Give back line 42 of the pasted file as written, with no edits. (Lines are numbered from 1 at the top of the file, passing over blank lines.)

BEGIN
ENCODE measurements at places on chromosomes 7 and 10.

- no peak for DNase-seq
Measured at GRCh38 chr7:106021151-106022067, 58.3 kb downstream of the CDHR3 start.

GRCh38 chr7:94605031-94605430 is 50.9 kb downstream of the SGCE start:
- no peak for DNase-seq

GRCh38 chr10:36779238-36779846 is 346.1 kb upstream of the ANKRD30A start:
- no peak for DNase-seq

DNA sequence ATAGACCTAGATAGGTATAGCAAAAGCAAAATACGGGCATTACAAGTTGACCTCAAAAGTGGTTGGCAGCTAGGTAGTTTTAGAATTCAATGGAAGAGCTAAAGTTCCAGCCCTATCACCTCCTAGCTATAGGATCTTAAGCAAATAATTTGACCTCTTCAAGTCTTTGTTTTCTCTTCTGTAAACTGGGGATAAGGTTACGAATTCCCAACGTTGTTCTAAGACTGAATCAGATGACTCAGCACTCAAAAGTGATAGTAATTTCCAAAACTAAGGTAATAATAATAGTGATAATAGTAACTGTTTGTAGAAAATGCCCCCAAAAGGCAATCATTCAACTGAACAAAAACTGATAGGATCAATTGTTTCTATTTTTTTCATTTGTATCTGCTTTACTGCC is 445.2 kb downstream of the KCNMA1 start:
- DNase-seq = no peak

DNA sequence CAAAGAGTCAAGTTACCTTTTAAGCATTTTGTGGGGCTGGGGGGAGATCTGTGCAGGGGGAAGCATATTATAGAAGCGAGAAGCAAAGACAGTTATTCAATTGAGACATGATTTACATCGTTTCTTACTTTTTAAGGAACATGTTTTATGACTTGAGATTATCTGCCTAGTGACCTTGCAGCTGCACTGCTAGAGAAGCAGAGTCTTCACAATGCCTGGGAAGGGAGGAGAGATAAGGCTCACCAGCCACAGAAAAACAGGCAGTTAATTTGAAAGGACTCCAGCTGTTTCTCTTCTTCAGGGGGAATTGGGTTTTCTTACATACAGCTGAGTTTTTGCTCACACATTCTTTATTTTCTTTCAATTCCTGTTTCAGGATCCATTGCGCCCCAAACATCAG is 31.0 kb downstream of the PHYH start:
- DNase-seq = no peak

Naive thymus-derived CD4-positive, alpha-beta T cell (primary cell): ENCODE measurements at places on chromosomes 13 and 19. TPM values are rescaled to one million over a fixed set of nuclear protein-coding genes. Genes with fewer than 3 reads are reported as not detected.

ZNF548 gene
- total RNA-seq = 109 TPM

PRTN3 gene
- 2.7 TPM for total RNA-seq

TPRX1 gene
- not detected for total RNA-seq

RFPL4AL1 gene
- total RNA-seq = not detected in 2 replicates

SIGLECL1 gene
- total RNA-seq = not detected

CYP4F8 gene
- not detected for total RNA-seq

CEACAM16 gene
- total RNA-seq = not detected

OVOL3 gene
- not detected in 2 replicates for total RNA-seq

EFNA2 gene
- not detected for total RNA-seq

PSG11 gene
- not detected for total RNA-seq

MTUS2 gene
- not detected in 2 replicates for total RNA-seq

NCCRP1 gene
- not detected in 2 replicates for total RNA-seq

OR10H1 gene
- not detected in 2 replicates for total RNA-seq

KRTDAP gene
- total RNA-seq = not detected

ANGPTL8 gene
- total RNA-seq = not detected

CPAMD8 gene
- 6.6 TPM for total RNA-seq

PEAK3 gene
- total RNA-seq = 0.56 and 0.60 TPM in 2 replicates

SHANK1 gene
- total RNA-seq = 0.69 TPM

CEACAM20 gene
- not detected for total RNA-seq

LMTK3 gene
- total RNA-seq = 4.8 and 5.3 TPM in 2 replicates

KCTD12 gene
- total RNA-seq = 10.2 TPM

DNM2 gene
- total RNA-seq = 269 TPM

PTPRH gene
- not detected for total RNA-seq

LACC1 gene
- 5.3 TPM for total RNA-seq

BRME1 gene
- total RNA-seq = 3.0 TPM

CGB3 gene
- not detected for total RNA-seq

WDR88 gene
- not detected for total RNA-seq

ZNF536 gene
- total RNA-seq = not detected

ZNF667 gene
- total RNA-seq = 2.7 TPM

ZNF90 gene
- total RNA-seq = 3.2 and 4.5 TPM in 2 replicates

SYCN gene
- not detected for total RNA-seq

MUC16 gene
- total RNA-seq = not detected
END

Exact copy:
- total RNA-seq = not detected